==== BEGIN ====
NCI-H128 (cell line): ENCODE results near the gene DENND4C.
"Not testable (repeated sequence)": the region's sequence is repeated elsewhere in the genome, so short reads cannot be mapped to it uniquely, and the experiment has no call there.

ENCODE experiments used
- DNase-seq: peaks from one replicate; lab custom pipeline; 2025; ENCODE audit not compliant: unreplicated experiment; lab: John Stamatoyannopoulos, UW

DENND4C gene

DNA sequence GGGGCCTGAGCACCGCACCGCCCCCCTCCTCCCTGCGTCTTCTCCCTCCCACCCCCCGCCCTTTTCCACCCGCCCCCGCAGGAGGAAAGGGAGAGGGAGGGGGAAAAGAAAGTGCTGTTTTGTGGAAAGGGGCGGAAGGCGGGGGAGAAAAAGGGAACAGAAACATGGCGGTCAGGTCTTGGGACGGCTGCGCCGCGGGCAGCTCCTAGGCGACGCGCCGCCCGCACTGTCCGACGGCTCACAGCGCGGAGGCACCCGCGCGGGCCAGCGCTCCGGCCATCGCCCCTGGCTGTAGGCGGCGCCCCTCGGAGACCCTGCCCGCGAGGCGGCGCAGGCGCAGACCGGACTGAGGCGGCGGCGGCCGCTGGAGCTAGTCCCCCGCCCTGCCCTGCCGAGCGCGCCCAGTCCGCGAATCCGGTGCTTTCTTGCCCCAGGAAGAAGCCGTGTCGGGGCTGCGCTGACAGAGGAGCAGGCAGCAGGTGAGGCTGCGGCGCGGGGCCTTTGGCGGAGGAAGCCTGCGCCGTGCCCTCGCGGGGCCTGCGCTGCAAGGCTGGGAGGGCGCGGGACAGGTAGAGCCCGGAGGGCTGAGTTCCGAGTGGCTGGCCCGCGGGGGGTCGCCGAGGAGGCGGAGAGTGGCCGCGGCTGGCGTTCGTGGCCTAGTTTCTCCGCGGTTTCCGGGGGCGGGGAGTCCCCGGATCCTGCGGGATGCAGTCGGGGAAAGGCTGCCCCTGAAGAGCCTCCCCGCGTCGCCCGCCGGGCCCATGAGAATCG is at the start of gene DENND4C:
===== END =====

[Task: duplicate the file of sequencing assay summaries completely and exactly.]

NCI-H128 (cell line): ENCODE results near the gene DENND4C.
"Not testable (repeated sequence)": the region's sequence is repeated elsewhere in the genome, so short reads cannot be mapped to it uniquely, and the experiment has no call there.

ENCODE experiments used
- DNase-seq: peaks from one replicate; lab custom pipeline; 2025; ENCODE audit not compliant: unreplicated experiment; lab: John Stamatoyannopoulos, UW

DENND4C gene

DNA sequence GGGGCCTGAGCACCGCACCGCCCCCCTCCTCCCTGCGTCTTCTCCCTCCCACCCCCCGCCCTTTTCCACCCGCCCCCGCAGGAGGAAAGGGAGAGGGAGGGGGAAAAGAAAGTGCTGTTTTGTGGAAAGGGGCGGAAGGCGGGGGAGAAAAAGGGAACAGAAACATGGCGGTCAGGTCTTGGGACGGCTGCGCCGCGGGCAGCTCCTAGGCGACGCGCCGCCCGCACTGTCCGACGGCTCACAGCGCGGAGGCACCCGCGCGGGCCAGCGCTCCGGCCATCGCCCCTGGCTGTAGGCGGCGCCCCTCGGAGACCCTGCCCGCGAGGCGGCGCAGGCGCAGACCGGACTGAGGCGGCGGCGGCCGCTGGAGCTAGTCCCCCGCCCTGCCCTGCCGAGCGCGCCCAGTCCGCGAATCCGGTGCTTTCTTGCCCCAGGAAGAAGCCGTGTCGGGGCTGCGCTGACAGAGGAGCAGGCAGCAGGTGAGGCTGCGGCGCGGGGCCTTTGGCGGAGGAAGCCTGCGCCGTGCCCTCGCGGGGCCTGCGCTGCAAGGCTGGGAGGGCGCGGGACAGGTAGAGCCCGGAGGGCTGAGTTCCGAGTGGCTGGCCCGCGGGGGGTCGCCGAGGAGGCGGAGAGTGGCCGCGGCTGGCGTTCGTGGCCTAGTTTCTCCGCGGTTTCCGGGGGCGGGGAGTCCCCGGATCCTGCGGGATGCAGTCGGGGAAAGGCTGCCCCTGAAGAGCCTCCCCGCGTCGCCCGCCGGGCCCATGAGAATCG is at the start of gene DENND4C: